Water pastimes

17 04 2021
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When Śrī Caitanya Mahāprabhu saw the exuberance of Sārvabhauma Bhaṭṭācārya and Rāmānanda Rāya, He smiled and spoke to Gopīnātha Ācārya. “Tell the Bhaṭṭācārya and Rāmānanda Rāya to stop their childish play because they are both learned scholars and very grave and great personalities.” Gopīnātha Ācārya replied, “I believe that one drop of the ocean of Your great mercy has swelled up upon them. “A drop from the ocean of Your mercy can drown great mountains like Sumeru and Mandara. Since these two gentlemen are little hills by comparison, it is no wonder that they are being drowned in the ocean of Your mercy. “

Logic is like a dry oil cake from which all the oil has been extracted. The Bhaṭṭācārya passed his life in eating such dry cakes, but now You have made him drink the nectar of transcendental pastimes. It is certainly Your great mercy upon him.” (CC Madya Ch. 14 83-87)

In this lifetime, I have been a bookworm, even if a reluctant one. Truth be told, none of my learning has been particularly disciplined or systematic. Maybe it’s because of boredom, or ADD, or some mental deficiency. I don’t care to memorize or master all of the jargon of any particular school of thought. That has probably doomed any serious study of, say, Kant or Aquinas. Honestly, when I delve into these systematic thinkers, I tend to break them down into the simplest terms I can fathom and run with it. In my defense, every time I get into conversations with specialists, all I encounter is needless complication of very simple premises. It’s akin to A.N. Whitehead stating that all philosophy is just footnotes to Plato. Typically systems of thought flow from a single pristine idea that its high priests try to chew over and over again. It is no wonder that I spent so many years as a Platonist.

In Lord Chaitanya’s pastime mentioned above, Sārvabhauma Bhaṭṭācārya in particular was a former scholar of Advaita Vedanta, the most popular school of impersonalist monism associated with mainstream Hinduism. For scholars of that school, Lord Chaitanya was wasting His time with all of these embarrassing public displays and their overarching sentimentalism. One might compare this to the opposition that Jesus faced during His ministry from the Pharisees and Sadducees who passed their time arguing about the minutiae of the Law. The discussions of their Vedic counterparts, however, were more convoluted and esoteric. Lord Chaitanya made multiple trips to Varanasi, the seat of Advaita Vedanta, to try to convince the populace there of the cult of bhakti with mixed success. In His confrontations with impersonalist monism, He did win over some prestigious scholars such as Sārvabhauma Bhaṭṭācārya. Some of these converts were some of His most intimate disciples.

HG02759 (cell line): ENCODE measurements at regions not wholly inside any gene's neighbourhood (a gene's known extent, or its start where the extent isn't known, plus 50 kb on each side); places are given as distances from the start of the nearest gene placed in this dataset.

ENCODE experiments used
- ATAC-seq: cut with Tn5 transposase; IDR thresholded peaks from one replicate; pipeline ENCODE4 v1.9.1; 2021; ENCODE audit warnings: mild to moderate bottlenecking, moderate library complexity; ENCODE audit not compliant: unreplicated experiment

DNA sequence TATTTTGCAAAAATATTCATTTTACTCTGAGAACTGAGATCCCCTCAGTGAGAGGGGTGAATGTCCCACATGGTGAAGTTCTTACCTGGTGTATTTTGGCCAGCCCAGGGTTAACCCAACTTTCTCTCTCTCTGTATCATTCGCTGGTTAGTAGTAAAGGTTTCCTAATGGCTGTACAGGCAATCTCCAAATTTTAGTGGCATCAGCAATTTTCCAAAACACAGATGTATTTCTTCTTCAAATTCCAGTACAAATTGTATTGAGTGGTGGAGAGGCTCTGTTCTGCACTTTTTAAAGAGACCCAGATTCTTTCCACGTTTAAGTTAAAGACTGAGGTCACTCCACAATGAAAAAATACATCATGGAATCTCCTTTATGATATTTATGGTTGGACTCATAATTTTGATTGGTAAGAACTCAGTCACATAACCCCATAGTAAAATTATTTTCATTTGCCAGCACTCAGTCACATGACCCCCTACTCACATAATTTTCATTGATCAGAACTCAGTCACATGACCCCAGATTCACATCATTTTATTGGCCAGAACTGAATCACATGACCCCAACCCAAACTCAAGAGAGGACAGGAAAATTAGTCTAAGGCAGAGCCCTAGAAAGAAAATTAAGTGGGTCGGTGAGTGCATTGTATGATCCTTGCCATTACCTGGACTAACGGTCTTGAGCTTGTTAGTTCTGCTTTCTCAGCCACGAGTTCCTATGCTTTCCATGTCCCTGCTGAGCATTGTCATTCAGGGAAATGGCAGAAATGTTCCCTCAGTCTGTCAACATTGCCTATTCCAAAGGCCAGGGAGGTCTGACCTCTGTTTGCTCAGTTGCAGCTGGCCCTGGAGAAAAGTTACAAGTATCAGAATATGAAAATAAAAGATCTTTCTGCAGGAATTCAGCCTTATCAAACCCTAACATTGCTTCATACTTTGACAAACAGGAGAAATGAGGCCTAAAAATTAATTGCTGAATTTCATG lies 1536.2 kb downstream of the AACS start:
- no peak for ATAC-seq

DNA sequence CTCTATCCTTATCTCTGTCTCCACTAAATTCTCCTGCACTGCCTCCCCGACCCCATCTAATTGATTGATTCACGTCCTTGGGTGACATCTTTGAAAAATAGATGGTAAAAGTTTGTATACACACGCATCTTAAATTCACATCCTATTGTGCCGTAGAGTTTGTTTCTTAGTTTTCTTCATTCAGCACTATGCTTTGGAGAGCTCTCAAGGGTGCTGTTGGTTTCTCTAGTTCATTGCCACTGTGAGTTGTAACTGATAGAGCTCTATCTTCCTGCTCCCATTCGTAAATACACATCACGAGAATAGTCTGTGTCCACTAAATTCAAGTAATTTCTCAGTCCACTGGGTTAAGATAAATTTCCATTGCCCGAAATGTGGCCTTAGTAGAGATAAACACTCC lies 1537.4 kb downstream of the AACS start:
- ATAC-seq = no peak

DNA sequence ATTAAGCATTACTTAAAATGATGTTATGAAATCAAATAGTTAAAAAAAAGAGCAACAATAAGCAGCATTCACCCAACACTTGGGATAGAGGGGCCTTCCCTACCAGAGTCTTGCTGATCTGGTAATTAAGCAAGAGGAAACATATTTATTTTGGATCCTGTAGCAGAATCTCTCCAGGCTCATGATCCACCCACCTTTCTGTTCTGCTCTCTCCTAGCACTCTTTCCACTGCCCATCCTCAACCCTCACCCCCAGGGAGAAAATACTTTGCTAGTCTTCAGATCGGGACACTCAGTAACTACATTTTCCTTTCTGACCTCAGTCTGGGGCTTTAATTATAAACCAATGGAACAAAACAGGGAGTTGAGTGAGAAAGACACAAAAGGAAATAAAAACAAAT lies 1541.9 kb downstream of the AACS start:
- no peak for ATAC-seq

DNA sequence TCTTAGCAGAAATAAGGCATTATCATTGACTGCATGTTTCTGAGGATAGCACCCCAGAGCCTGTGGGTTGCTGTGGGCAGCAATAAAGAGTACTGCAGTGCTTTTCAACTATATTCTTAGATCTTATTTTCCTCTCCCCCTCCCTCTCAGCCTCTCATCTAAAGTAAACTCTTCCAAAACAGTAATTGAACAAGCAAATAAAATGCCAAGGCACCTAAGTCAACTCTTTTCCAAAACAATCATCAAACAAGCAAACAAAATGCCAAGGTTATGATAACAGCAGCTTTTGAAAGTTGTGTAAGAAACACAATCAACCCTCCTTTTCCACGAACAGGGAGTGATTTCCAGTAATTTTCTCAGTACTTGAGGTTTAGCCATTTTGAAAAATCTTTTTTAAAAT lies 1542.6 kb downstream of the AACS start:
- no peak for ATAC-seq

Here we see the former grave scholar fighting in the water like a child. The moving part about this pastime for me is how real love of God thaws the heart and turns us back into kids again. In Advaita Vedanta, only the path of jnana or knowledge can achieve liberation. In thoroughly and gravely studying the Vedic texts, one realizes that all is brahman and all distinctions that we encounter are illusion or maya. Even the idea of a personal God is maya. One is continuously trying to exorcise one’s shadow, trying to purge all inputs from the senses and mind. As we can see, this path can often be quite joyless, and Lord Chaitanya frees His disciples through teaching devotion to Krishna, the Supreme Personality of Godhead. In the path of bhakti yoga, we learn that all of the stimulation of the senses and mind aren’t some sort of cruel cosmic joke, but are rather meant to be focused on their source and end: God Himself, or more specifically, the Divine Couple Radha-Krishna.